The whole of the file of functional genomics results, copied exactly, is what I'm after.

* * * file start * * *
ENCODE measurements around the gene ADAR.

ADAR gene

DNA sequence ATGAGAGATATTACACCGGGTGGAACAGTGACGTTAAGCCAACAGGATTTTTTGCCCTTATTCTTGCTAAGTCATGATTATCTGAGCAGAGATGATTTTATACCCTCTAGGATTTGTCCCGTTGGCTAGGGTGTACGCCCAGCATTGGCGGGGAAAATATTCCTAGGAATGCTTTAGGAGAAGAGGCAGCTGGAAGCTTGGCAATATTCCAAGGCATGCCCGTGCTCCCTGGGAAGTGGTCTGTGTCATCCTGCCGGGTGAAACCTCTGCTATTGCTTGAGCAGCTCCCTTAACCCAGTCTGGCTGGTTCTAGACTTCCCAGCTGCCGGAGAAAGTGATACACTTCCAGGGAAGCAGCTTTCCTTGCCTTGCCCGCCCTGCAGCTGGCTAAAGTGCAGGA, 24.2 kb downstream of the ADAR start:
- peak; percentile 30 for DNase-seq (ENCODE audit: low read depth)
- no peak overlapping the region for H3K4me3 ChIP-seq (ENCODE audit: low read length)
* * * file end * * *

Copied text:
ENCODE measurements around the gene ADAR.

ADAR gene

DNA sequence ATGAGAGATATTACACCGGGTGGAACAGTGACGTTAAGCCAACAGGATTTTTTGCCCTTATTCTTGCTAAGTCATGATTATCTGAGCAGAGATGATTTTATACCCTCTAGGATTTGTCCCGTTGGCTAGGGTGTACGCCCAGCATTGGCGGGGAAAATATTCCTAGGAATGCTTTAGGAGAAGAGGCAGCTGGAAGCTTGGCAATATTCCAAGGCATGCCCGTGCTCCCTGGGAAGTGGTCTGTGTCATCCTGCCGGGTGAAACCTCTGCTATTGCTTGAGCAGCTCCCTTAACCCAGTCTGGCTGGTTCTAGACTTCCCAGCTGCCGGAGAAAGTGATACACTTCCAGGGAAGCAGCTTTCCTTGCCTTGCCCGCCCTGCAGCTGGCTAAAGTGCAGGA, 24.2 kb downstream of the ADAR start:
- peak; percentile 30 for DNase-seq (ENCODE audit: low read depth)
- no peak overlapping the region for H3K4me3 ChIP-seq (ENCODE audit: low read length)